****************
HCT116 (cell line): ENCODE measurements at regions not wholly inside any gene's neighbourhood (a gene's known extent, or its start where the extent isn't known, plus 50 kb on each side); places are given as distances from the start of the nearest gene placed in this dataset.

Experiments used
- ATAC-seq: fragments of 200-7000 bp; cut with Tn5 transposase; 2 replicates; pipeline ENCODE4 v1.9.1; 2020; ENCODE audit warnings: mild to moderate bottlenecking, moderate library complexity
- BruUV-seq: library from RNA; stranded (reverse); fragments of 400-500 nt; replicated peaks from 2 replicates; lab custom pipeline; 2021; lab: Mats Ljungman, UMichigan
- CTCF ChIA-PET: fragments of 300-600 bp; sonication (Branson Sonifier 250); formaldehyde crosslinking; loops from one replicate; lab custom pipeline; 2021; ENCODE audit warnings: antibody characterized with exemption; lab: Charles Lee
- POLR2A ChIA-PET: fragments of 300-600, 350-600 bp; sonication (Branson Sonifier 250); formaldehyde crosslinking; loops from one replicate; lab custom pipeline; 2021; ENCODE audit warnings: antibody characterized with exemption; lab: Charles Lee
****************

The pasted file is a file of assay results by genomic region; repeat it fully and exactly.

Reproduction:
HCT116 (cell line): ENCODE measurements at regions not wholly inside any gene's neighbourhood (a gene's known extent, or its start where the extent isn't known, plus 50 kb on each side); places are given as distances from the start of the nearest gene placed in this dataset.

Experiments used
- ATAC-seq: fragments of 200-7000 bp; cut with Tn5 transposase; 2 replicates; pipeline ENCODE4 v1.9.1; 2020; ENCODE audit warnings: mild to moderate bottlenecking, moderate library complexity
- BruUV-seq: library from RNA; stranded (reverse); fragments of 400-500 nt; replicated peaks from 2 replicates; lab custom pipeline; 2021; lab: Mats Ljungman, UMichigan
- CTCF ChIA-PET: fragments of 300-600 bp; sonication (Branson Sonifier 250); formaldehyde crosslinking; loops from one replicate; lab custom pipeline; 2021; ENCODE audit warnings: antibody characterized with exemption; lab: Charles Lee
- POLR2A ChIA-PET: fragments of 300-600, 350-600 bp; sonication (Branson Sonifier 250); formaldehyde crosslinking; loops from one replicate; lab custom pipeline; 2021; ENCODE audit warnings: antibody characterized with exemption; lab: Charles Lee